A series of peculiar and highly suspicious accidents threaten the life of the Loud Mouth of the South. Can Olive and Lizzy find the predator before their friend becomes the victim at her own Murder Mystery Party? Help the Cold Cream gals solve the mystery of the corpse and the canapés. Mirth and murder in Book 4 of the Cold Cream Murders.
COLD CREAM MURDERS – series
When Olive Peroni put out her family therapy sign, she never thought her top client would be the retired head of a New York crime family. When Olive’s Nonna dies leaving her a condo in Florida and a secret recipe for miracle cold cream, Olive grabs the chance at a new life in Starfish Cove, Florida, making designer creams for ladies who spend far too much time at the beach.
But when the quiet little community on the Gulf of Mexico soon begins to compete with a certain notorious coastal village in Maine, Olive finds herself solving odd-ball murders as often as she soothes wrinkles.
Clean, wholesome, and loaded with laughs!
Each book contains a recipe for homemade cosmetics!
Excerpt from Sun Scream
I ran up the steps two at a time and rang the doorbell. “Jaimie, it’s Olive.”
Soft beeps signaled she had deactivated the intrusion alarm. When the door swung open a ghostly Jaimie with an ashen complexion, haunted eyes, and wearing white satin pajamas, robe and slippers greeted me. She reached out and pulled me in almost jerking me off my feet.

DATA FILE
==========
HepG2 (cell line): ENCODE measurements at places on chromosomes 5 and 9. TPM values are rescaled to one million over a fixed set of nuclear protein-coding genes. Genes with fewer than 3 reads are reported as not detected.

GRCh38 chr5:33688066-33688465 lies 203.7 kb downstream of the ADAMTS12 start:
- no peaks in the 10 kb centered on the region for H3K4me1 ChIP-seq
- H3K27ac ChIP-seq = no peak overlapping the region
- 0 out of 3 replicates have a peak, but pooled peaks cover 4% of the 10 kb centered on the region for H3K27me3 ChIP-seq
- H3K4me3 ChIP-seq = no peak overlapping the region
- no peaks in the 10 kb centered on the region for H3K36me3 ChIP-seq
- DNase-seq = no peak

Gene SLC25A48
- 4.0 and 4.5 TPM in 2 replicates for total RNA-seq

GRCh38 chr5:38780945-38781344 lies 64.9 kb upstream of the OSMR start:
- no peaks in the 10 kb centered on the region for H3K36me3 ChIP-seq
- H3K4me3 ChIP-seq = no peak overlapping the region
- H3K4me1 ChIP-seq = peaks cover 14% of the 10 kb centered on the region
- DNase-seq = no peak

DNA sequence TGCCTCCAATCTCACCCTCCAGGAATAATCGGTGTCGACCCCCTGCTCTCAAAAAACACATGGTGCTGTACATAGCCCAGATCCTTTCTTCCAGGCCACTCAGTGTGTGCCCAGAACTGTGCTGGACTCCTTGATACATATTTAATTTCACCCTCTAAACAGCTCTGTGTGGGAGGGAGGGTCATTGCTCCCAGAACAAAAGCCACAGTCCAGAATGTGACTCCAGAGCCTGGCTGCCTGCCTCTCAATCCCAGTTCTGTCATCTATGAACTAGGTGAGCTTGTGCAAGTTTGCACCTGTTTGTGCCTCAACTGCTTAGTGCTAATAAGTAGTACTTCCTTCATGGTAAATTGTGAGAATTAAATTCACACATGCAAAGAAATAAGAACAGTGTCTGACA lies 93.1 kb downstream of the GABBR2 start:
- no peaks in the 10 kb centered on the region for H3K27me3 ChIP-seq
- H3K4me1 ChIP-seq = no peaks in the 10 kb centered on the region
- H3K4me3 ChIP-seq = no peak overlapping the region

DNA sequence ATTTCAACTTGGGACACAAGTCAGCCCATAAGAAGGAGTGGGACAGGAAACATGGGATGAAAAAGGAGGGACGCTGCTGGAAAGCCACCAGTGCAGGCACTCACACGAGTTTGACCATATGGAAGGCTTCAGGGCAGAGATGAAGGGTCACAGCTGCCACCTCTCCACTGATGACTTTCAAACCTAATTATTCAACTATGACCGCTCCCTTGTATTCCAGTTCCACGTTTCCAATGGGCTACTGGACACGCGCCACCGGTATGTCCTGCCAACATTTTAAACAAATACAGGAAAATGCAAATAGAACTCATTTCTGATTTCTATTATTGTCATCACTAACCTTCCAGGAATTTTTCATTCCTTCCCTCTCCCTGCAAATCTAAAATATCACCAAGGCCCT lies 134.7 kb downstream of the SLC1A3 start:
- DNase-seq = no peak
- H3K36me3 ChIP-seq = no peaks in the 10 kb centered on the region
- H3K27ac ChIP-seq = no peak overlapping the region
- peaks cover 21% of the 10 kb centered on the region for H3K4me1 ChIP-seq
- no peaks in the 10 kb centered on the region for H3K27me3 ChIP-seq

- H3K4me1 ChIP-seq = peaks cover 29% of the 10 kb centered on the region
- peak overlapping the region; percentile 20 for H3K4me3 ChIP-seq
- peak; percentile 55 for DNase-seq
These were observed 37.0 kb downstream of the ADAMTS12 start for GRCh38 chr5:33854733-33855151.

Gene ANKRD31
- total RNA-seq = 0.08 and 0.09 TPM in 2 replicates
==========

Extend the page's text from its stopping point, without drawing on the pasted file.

“I swear I heard somebody thumping around. They even banged on the bedroom windows! They must have been on the balcony.” She collapsed on the sofa, a crystal glass full of clear liquid that wasn’t water sat on the end table. It was half empty.
“Banging on the windows is a good sign. If anyone wanted to hurt you they wouldn’t be making noise.” I wasn’t sure she truly heard any banging but then again, I wasn’t sure she didn’t. I drew on my psychology training. “It sounds more like an attempt to frighten you. Maybe neighborhood kids?”
“The bedroom windows are accessible from the deck. They’d have to climb up the beach stairs. That’s more than kids playing a prank. That’s pretty brazen trespassing.”
The only way to get Jaimie over her fear was to face it. “Let’s see what’s out there. Not to worry. I’m armed.” I patted my hairspray-laden purse. She might have assumed it was something more deadly.
She grabbed an unopened bottle of vodka from the sideboard. She held it by the neck and raised it like a club. “Now I’m armed too.”
“We’ll circle the house. Set the alarm and lock the door behind us so no one can sneak in.”
We stepped outside. I watched Jaimie secure the house with shaking hands.
“The only thing you have to fear is fear itself.” I said, unable to think of anything more reassuring.
“Fear itself and every person on earth I’ve ever insulted.” Jaimie peered into the shadowy shrubbery and called out. “Stalker, if you’re hearing this, I’m sorry for hurting your feelings—whoever you are. I’ll never do it again!”
Not so boldly, we marched down the stairs. Starting on the side furthest from the garage, we circled the building. Jaimie clung to my back, the fingers of one hand digging into the flesh on my upper arm. I surreptitiously slipped the can of hairspray from my purse—a tricky maneuver with the flashlight in my hand.